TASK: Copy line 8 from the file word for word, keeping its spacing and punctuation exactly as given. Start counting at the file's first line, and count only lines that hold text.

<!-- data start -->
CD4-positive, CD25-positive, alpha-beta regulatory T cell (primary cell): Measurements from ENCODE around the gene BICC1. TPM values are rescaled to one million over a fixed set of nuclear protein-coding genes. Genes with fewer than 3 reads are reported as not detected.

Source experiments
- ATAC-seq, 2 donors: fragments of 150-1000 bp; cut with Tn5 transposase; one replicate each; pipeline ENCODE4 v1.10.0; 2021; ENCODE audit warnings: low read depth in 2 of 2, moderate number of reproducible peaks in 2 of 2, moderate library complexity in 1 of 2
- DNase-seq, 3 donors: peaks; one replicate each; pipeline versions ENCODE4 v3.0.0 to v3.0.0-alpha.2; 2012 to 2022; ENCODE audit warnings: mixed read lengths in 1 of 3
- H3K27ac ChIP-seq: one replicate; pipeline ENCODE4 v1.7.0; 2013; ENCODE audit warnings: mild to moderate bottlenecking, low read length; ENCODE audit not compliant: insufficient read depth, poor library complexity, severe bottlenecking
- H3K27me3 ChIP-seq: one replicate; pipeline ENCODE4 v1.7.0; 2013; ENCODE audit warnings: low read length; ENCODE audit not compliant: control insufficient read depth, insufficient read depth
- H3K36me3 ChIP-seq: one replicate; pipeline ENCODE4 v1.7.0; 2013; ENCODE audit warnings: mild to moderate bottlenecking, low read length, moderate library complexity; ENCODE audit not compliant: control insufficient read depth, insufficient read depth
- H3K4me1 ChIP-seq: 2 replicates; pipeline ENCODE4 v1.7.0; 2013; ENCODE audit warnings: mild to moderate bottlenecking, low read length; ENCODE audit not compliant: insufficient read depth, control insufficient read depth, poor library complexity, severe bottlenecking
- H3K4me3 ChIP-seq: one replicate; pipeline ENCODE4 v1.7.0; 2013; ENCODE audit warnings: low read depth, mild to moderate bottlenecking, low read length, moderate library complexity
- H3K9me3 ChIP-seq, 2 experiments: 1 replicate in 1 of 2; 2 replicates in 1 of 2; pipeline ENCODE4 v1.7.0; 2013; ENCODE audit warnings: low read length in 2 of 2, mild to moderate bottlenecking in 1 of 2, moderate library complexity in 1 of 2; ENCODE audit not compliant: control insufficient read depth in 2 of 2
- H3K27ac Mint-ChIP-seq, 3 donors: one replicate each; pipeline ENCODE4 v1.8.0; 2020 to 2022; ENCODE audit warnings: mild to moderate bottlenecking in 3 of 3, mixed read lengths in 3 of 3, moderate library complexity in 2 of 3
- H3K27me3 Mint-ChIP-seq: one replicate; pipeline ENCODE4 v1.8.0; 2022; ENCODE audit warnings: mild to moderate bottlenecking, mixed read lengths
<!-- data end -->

- H3K4me1 ChIP-seq: 2 replicates; pipeline ENCODE4 v1.7.0; 2013; ENCODE audit warnings: mild to moderate bottlenecking, low read length; ENCODE audit not compliant: insufficient read depth, control insufficient read depth, poor library complexity, severe bottlenecking